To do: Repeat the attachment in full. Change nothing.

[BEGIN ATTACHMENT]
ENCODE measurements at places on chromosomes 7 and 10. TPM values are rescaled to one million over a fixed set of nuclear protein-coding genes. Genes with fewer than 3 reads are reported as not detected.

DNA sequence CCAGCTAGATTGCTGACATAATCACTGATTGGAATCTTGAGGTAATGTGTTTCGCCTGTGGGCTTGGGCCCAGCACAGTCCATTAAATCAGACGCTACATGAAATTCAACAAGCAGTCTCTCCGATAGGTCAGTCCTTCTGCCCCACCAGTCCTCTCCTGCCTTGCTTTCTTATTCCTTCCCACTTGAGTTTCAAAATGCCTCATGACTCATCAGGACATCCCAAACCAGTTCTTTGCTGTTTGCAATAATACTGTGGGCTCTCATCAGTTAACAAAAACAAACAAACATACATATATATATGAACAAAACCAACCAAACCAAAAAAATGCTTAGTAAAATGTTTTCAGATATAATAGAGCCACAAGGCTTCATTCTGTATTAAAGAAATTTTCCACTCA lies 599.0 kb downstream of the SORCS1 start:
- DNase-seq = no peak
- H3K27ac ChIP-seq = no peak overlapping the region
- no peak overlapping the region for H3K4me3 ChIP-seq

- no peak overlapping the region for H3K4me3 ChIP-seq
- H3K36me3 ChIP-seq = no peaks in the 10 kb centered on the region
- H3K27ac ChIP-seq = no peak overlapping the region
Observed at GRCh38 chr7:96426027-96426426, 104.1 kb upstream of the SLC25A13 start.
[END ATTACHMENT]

ENCODE measurements at places on chromosomes 7 and 10. TPM values are rescaled to one million over a fixed set of nuclear protein-coding genes. Genes with fewer than 3 reads are reported as not detected.

DNA sequence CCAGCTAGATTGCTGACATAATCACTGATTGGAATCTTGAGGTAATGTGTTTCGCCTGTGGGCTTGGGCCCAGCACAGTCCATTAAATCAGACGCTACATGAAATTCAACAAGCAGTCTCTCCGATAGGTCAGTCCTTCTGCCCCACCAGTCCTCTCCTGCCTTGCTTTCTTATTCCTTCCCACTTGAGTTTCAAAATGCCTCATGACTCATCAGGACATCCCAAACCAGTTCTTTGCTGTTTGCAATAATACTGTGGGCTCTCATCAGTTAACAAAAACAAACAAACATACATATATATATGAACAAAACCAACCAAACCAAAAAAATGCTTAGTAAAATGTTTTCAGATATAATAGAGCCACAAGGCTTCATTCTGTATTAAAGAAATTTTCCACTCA lies 599.0 kb downstream of the SORCS1 start:
- DNase-seq = no peak
- H3K27ac ChIP-seq = no peak overlapping the region
- no peak overlapping the region for H3K4me3 ChIP-seq

- no peak overlapping the region for H3K4me3 ChIP-seq
- H3K36me3 ChIP-seq = no peaks in the 10 kb centered on the region
- H3K27ac ChIP-seq = no peak overlapping the region
Observed at GRCh38 chr7:96426027-96426426, 104.1 kb upstream of the SLC25A13 start.